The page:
Tuesday, 5 March 2013

Mini Guide to Barcelona

Barcelona from Parc Guell

Barcelona, capital of Catalonia, home to some of the most fascinating pieces of architecure in the world.

With its Gothic heart of winding medieval streets in the Old Town to the straight avenues of Eixample and the hill of Montjuïc, Barcelona nestles on the coastal plain looking out into the Mediterranean Sea.

Modernist Monuments
Towards the end of the nineteenth century a variant of the art movement Art Nouveau, Modernisme, was born in Barcelona. The movement's most well-known exponent was Antoni Gaudí and Barcelona is brimming with his work. The Eixample district is full of modernist buildings created for wealthy clients that became synonymous with Catalan Nationalism.

Sagrada Família
Perhaps the most well-known of Gaudí's works is the as yet unfinished church, the Temple Expiatori de la Sagrada Família. The church is full of symbolism and hours, days even, could be spent admiring the sculptures on the exterior of the church alone. Gaudí is buried in the crypt having spent the last 16 years of his life working solely on this creative masterpiece.

Opening Hours: 09:00 to 18:00 (Oct to Mar, extending to 20:00 Apr - Sept)
Admission Fees: €13,50

Parc Güell
At the top of the city, and offering some spectacular views, is the park designed by Gaudí for Count Güell. Originally intended to be a garden city, little of the design of public buildings and 60 houses was built. Opened in 1922 the park has, amongst other things, the cavernous covered market hall with crooked pillars and the Gran Plaça Circula with colourful mosaic contours and bench.

Opening Hours: 08:00 to 21:00
Admission Fees: Free (but the park's owners are looking at ways to limit access to protect the park.)

Casa Milà
An apartment block on the corner of Passeig de Gràcia this is one of Gaudí's final works before he focused solely on the Sagrada Familia. The building does not have a single straight wall and the white, wave-like walls are topped with intricate ironwork balconies. The building incorporated the city's first underground car-park. The chimneys and air ducts are sculpted as witch-scarers, espantabruixes. The building is now a culture centre offering tours and activities.

Opening Hours: 5 November to 28 February: 9am to 6.30pm (last admission: 6pm)
1 March to 4 November: 9am to 8pm (last admission: 7.30pm).
Admission Fees: €16,50

Other Monuments
Barcelona Cathedral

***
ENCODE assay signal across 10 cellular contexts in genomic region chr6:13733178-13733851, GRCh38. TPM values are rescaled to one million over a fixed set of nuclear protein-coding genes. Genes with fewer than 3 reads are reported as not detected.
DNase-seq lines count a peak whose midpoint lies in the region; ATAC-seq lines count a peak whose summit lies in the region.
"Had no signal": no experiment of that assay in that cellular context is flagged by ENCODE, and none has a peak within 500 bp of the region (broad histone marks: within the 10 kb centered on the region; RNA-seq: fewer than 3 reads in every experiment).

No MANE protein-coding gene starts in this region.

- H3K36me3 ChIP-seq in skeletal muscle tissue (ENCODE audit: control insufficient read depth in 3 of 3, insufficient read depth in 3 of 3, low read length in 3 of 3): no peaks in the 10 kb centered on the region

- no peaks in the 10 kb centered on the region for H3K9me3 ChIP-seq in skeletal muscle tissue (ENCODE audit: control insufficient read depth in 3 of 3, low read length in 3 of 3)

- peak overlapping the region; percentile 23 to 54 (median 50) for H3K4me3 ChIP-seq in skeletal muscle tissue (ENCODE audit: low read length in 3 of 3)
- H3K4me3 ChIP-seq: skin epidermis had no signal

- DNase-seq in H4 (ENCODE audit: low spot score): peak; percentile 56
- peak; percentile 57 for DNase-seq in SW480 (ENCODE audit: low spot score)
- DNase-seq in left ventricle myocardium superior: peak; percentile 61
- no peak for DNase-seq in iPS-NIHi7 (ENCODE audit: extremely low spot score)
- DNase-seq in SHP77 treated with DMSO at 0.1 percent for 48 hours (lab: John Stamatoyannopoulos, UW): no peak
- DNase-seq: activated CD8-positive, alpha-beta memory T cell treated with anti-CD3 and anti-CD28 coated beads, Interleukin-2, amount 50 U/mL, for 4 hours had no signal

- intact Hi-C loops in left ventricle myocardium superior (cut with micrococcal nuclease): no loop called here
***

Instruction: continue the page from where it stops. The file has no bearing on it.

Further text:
The cathedral of Barcelona is a complete church but it took over 600 years for the finish touch, the central spire, to be added. Built over a Roman temple and mosque it is a mixture of Romanesque and Gothic architecture. In the crypt is the sarcophagus of St. Eulàlia who was martyred for her beliefs by the Romans. This is a very attractive church to be found in the Old Town district of the city.

Plaça de la Seu.
Opening Times and Admission Fees: 


8.00-12.45 (Cloister: 8.30-12.30) and 17.15-19.30 (Cloister: 17.15-19.00):
Free entry
13.00-17.00: Entry with donation


8.00-13.45 (Cloister: 8.30-13.00) and 17.15-19.30 (Cloister: 17.15-19.00):
Free entry
14.00-17.00: Entry with donation

Free Entry is to the church but NOT the choir or the rooftops - €2,50 each 
The donation is €6 which includes access to the choir, rooftops and the Chapterhouse museum

Parc de la Ciutadella
A large park with boating lake and orange groves it was previously the site of a citadel. The fortress was pulled down in 1878 but museums can be found in the old arsenal whilst a school is housed in the old Governor's House and the chapel remains as such. A wonderful place to have a picnic lunch before visiting the museums.

Avenida del Marques de l'Argentera
Opening Hours: 09:00 to 21:00

Museu d'Historia de la Ciutat 
The City Museum is housed in the Casa Clariana-Padellàs, a Gothic building which was moved, stone by stone in 1931 from the Carrer dels Mercaders to its current position. When excavating the site remains were found of the Roman water system which can be visited in the basement of the museum - to my mind absolutely the best part of the museum, a fantastic display.

The website is only available in Catalan or Spanish. 
Plaça del Rei
Opening Hours: Mon - Thurs: 10:00 to 14:00 and 16:00 to 19:00; Fri - 10:00 to 14:00
Tel: 93 256 21 22